I See, Therefore I Am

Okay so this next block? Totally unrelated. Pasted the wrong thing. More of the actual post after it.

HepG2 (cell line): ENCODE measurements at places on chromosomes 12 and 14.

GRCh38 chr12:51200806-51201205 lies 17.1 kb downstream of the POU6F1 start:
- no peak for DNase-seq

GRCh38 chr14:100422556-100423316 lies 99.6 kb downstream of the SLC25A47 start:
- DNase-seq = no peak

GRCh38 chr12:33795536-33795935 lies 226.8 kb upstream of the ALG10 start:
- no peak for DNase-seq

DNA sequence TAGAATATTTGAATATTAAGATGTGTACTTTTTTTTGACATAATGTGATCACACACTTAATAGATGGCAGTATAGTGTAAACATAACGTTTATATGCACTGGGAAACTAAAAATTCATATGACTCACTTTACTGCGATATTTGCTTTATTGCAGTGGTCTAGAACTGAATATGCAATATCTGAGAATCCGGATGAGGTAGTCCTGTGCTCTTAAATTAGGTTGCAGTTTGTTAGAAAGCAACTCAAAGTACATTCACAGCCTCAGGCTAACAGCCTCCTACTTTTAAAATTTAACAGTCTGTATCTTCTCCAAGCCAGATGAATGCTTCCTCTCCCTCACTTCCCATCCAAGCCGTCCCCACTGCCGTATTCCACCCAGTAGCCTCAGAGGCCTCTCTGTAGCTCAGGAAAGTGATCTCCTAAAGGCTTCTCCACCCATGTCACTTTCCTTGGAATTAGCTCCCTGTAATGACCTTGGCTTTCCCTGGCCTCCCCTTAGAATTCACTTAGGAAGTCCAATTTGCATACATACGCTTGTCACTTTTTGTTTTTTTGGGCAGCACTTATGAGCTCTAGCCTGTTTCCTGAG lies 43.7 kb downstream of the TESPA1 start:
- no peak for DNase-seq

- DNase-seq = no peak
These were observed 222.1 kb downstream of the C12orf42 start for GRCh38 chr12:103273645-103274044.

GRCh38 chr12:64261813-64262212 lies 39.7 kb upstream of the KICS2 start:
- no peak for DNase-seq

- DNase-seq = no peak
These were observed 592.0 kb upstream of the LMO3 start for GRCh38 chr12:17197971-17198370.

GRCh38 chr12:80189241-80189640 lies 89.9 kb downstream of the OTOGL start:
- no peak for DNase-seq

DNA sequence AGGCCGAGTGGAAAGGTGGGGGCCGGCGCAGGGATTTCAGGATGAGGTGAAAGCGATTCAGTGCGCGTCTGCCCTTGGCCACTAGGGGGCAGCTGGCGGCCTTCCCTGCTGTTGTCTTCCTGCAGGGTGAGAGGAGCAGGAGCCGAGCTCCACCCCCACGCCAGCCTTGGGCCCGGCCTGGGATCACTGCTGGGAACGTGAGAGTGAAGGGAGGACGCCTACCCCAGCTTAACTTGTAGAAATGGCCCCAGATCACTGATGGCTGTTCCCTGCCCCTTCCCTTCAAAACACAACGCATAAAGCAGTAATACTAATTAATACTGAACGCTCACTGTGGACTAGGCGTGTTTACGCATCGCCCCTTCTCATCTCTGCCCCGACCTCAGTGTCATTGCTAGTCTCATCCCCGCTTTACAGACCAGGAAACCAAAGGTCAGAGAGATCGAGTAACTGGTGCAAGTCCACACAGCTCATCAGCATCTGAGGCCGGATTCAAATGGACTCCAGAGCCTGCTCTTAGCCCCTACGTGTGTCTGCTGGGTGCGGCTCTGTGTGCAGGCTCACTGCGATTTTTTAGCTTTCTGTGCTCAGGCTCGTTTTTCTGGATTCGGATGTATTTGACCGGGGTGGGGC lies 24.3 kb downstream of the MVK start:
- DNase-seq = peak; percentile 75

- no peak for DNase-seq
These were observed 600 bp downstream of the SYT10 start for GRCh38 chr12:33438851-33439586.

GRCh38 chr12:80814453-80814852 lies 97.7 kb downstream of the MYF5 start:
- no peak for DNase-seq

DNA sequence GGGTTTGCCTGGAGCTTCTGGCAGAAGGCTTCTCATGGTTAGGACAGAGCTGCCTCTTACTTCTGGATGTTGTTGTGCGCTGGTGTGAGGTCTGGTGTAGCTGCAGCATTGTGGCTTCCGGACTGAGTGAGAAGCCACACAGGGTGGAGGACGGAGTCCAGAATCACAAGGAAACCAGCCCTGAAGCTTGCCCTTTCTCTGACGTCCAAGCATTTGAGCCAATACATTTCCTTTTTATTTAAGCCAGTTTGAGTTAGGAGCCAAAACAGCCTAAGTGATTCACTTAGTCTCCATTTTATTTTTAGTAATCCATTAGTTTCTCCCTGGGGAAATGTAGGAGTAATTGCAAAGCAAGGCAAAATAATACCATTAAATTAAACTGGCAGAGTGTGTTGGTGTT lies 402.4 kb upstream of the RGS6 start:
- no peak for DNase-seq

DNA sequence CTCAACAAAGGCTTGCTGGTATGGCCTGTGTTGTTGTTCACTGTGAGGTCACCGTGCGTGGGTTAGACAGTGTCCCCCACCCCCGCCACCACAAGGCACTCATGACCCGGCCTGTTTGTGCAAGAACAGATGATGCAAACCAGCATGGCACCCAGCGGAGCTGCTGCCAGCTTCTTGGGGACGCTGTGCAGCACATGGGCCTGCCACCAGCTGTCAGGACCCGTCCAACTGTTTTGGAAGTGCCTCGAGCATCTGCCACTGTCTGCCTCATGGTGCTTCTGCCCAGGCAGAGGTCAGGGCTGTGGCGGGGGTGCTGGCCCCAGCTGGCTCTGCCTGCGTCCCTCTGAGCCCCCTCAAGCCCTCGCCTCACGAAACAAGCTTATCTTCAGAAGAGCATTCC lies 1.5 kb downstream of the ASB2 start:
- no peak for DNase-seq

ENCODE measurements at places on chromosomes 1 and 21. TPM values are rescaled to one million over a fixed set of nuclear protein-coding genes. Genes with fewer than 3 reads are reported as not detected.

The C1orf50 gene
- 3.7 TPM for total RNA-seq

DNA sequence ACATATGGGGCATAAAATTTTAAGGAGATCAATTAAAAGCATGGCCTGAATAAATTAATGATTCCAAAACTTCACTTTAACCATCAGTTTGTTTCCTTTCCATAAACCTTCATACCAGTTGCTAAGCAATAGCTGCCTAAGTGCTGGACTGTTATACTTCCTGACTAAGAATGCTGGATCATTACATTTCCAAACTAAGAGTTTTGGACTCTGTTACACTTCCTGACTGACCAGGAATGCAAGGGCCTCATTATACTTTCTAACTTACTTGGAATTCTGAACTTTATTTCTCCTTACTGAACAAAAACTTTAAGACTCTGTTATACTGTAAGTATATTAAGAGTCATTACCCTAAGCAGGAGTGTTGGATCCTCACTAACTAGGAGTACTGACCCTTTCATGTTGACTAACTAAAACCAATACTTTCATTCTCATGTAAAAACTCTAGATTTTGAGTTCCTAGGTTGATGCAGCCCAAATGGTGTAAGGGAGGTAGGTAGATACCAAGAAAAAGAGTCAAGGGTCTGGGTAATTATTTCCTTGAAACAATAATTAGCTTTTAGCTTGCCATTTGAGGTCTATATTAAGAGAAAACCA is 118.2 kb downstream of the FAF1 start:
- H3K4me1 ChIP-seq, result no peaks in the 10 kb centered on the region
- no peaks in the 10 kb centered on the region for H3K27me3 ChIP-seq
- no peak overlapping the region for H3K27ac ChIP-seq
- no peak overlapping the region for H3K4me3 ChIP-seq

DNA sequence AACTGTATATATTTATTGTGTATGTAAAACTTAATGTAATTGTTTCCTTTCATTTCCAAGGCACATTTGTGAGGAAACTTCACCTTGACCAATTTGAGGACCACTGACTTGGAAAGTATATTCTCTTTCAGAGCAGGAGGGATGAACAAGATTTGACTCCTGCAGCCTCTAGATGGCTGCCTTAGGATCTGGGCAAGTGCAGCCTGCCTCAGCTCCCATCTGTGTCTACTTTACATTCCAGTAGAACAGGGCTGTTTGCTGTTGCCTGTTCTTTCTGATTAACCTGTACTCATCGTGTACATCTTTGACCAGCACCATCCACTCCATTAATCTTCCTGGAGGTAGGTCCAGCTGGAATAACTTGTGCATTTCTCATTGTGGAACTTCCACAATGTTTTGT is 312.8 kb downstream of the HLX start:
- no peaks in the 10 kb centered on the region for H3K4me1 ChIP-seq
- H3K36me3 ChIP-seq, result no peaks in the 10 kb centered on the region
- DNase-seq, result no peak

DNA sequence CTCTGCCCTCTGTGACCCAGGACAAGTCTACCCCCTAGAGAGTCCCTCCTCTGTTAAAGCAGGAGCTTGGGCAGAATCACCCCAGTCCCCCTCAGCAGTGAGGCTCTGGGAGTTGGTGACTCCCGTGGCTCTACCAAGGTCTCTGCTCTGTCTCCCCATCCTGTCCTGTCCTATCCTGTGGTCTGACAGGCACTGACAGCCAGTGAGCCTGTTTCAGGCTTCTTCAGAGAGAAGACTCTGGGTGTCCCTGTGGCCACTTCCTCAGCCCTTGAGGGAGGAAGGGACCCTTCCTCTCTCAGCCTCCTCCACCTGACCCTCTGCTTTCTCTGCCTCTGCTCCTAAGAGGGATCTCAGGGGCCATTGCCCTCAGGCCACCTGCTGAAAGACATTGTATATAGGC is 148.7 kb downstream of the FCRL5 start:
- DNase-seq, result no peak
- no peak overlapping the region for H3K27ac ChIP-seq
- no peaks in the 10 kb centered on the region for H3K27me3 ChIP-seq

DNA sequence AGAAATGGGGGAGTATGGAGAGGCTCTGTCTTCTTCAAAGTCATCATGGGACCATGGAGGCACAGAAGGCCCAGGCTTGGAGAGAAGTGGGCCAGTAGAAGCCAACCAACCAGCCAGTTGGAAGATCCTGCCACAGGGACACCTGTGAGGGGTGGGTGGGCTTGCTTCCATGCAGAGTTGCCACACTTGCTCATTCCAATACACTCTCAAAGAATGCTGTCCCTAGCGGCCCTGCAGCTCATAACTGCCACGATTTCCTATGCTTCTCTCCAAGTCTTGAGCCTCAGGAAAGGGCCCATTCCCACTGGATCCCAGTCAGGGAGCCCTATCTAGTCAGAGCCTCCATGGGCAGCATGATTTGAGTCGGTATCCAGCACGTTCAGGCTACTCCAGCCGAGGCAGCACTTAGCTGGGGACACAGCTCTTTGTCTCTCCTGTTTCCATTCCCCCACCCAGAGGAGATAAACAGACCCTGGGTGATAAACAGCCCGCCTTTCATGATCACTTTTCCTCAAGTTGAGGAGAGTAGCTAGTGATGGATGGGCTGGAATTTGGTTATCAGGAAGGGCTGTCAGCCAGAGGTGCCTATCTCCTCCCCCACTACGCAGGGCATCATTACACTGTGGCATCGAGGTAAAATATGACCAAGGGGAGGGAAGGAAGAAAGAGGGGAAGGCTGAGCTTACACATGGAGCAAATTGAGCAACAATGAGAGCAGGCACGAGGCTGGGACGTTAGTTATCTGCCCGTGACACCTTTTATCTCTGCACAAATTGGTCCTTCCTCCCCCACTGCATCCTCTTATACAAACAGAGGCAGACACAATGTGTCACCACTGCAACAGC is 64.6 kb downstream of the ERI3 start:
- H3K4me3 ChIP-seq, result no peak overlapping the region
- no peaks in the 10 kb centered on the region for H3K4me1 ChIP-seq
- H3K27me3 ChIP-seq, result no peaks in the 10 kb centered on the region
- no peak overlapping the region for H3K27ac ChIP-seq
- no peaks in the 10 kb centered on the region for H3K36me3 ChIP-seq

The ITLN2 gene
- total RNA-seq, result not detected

Nobody can actually indicate the distance between the moment the person appeared and the moment a sign indicating a person was coined. It—the creation— must have been the subject of a prolonged evolution. This has undoubtedly played a role in shaping human identity (Who am I?) as well as defining communication with others. Man sees and perceives his own body as well as the bodies of others. The body was the first sign of a person. The somatic sphere—the first non-verbal communication (body language, primeval visual communication) did not finish with its external, surface layer, but it expressed the depth of existence, substance, matter, and in due course, psyche and spirit. For some researchers, including Polish theologian and philosopher Czesław Stanisław Bartnik, the body has been an external word (verbum externum), as well as an internal one (verbum internum)[1]. This dualism was clearly visible when language appeared (spoken and with time, written language) and then when pronouns “I” and “we” as well as “you (singular)” and “you (plural)” manifested. They expressed a kind of self-identification; I/me as a subject was distinguished from among all other beings, a sense of transcendence towards whole reality. They served as a spiritual definition of the self as a person. Other researchers such as the German anthropologist Hans Belting indicate that the body is not a sign or a word but an image. In the anthropological perspective man does not appear “the master and ruler” of his image, but the place for images that occupy his body: man is a prey to images he has created himself even though man continues his attempts to control these images. In our bodies we amalgamate the personal predisposition (sex, age, life history) with a collective predisposition (the environment we live in, lifetime, and upbringing). This double stigma is expressed through the always-changing approval of the image in the external world. We alternately believe and discard them; we worship and love them and then despise and fear them. This can also be observed in today’s media world where our personal sphere in which to consort with images has narrowed. Whenever we turn to images, both predispositions work in conjunction—the individual and collective. The indiviual natural body also represents the collective body; thus, in this sense it is also a collection of images the cultures are composed of[2].